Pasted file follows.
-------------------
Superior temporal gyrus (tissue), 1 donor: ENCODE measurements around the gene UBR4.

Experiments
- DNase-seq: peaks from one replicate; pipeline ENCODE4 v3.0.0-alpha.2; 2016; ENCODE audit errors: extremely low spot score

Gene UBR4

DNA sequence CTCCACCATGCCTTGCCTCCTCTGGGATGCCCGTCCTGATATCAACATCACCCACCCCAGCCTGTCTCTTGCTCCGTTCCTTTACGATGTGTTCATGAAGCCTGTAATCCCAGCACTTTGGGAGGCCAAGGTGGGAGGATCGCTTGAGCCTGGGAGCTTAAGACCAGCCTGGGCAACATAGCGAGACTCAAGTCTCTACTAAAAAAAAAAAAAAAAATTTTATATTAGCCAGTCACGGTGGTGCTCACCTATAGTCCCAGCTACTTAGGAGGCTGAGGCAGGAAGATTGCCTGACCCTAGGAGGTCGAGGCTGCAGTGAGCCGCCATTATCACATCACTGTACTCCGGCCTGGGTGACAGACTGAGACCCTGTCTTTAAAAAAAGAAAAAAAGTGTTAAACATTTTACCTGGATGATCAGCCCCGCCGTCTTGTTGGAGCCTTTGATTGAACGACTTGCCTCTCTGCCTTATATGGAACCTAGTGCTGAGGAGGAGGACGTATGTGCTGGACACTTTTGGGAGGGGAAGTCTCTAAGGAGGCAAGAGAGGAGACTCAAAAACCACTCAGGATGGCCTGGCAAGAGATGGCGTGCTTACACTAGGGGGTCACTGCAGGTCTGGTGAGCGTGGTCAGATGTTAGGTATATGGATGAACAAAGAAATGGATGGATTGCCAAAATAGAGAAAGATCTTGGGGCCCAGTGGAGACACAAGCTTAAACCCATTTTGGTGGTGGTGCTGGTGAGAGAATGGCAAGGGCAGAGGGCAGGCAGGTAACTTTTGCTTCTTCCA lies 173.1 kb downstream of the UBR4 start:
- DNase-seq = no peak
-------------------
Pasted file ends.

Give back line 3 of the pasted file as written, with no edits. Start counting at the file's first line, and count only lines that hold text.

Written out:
- DNase-seq: peaks from one replicate; pipeline ENCODE4 v3.0.0-alpha.2; 2016; ENCODE audit errors: extremely low spot score